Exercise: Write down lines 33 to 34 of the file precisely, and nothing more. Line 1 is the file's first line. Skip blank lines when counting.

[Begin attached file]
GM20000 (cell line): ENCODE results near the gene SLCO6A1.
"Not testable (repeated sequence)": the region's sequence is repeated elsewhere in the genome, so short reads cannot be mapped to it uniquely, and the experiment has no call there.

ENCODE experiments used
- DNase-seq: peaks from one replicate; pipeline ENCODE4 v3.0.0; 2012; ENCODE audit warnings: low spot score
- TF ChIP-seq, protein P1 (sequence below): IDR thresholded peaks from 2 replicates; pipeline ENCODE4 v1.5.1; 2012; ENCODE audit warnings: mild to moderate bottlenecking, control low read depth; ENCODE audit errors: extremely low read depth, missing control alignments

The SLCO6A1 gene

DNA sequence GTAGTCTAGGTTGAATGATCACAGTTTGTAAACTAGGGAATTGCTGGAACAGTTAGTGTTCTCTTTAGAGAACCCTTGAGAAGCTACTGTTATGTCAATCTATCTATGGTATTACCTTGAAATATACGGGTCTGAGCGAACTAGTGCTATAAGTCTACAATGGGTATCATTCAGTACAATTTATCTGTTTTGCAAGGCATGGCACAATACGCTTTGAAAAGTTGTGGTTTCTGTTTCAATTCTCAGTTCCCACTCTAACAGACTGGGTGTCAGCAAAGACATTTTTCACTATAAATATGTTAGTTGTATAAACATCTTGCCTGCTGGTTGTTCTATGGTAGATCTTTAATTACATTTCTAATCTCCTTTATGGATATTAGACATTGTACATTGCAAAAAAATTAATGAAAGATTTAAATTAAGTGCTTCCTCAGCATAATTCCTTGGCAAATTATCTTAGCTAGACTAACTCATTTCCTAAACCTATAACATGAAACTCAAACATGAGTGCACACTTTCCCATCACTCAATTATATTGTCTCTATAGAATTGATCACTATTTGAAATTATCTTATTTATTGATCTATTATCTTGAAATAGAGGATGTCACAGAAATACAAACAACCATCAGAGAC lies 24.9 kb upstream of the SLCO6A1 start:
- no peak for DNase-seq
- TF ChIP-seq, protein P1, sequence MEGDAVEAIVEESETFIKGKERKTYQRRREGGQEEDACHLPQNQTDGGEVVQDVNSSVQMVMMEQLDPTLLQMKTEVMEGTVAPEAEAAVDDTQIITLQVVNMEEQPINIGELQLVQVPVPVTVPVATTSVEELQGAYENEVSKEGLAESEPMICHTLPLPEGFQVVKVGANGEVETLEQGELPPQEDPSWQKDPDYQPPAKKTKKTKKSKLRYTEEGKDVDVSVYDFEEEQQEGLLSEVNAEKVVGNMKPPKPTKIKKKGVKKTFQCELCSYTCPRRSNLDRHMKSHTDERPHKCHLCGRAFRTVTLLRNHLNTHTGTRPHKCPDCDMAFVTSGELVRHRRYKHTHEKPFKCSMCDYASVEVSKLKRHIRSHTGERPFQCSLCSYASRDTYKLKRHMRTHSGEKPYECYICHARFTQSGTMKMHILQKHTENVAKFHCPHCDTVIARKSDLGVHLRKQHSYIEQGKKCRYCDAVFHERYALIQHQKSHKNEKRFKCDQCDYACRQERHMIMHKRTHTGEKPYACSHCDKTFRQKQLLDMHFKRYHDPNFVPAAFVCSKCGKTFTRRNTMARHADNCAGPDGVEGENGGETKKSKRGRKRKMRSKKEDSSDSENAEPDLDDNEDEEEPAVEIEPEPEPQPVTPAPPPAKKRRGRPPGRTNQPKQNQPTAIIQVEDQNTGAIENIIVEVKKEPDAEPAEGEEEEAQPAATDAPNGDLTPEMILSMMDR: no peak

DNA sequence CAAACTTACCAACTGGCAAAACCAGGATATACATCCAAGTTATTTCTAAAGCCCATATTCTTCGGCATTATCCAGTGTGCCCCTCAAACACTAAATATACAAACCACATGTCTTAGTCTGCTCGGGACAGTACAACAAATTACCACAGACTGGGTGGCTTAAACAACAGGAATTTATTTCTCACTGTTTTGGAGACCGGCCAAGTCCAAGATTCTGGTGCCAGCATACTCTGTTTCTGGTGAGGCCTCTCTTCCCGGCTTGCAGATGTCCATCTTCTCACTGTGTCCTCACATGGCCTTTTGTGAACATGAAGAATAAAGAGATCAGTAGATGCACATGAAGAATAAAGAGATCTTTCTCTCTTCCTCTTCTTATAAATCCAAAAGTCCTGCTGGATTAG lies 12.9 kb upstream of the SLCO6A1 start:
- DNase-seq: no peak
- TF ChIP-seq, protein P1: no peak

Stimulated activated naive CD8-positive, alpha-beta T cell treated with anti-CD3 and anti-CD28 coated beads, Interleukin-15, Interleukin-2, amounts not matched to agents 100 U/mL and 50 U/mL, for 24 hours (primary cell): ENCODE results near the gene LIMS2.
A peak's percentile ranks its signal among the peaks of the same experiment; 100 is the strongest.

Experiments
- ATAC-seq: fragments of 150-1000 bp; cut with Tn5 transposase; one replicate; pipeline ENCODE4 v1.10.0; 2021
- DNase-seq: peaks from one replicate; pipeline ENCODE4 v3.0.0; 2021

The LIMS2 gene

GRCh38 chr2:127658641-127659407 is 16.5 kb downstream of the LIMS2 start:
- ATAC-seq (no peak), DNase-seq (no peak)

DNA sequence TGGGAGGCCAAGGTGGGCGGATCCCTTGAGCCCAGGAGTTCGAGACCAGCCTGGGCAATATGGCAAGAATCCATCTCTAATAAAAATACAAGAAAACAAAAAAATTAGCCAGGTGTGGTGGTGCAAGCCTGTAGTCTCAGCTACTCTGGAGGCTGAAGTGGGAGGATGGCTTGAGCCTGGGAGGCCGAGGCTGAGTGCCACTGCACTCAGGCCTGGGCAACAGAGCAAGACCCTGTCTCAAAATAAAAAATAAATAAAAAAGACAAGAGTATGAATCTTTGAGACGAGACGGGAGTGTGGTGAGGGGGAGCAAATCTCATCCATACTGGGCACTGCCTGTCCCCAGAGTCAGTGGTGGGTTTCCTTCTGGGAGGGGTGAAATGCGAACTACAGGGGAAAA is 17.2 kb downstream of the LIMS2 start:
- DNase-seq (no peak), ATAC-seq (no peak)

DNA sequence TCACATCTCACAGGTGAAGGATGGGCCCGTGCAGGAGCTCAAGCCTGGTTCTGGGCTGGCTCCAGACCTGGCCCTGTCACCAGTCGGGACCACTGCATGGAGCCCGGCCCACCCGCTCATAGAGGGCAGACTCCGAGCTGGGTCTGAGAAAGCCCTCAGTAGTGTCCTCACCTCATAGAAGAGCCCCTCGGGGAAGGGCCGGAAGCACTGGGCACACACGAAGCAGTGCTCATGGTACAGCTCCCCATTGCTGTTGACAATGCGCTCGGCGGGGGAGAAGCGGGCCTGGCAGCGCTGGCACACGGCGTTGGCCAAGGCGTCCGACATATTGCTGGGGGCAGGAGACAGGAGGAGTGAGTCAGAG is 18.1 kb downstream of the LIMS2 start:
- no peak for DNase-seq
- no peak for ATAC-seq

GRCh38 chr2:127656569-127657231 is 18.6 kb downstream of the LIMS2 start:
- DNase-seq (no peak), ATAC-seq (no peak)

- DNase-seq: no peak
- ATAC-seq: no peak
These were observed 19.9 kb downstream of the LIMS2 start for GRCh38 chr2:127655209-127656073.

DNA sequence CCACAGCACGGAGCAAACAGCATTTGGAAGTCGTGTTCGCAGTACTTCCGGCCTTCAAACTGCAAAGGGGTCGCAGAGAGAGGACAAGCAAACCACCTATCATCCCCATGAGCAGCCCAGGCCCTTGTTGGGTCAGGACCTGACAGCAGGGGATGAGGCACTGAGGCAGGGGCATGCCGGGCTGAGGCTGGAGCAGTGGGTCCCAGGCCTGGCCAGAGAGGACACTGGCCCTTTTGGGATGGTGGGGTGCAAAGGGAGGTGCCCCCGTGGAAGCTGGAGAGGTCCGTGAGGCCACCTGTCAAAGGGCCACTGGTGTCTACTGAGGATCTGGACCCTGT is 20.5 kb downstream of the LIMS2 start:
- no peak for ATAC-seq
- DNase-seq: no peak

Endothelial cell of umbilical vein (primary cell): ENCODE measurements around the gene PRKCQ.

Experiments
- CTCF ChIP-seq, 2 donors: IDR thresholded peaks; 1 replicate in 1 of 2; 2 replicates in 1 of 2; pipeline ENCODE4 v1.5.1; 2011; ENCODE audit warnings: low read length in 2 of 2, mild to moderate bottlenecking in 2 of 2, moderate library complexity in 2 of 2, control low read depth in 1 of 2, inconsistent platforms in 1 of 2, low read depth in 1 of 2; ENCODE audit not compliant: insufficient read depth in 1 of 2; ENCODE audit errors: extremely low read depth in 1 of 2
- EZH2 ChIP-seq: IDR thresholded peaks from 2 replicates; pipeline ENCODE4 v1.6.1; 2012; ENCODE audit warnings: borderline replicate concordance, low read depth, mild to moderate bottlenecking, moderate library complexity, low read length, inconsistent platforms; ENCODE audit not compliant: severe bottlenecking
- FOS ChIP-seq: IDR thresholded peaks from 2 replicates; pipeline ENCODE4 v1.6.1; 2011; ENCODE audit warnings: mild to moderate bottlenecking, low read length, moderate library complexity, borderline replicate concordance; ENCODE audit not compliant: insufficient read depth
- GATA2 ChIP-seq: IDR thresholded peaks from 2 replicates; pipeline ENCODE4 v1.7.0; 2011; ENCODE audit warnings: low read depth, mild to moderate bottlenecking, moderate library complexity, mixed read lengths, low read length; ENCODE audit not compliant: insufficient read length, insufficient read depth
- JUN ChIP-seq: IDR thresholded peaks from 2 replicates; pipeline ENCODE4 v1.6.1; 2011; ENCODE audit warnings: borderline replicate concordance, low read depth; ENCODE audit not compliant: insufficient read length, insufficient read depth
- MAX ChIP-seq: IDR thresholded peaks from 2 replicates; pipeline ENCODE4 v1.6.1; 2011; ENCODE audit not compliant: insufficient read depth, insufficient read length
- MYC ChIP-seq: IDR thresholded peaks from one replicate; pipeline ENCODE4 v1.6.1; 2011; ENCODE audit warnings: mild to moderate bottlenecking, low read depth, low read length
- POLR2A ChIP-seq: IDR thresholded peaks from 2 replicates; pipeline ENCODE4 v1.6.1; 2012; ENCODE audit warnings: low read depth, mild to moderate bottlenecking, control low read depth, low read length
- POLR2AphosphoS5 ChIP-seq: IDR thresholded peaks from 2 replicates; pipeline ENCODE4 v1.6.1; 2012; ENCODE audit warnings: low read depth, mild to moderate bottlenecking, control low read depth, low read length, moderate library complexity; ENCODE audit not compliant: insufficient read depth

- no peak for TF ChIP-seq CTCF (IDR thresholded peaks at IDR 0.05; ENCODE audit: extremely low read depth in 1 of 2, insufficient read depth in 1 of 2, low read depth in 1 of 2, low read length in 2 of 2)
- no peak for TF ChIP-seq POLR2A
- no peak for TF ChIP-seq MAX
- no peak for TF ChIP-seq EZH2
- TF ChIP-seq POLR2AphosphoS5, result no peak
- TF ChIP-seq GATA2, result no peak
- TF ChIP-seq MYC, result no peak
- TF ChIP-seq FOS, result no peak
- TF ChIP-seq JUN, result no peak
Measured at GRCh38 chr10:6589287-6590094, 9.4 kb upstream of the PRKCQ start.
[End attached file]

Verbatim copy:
- DNase-seq: no peak

Endothelial cell of umbilical vein (primary cell): ENCODE measurements around the gene PRKCQ.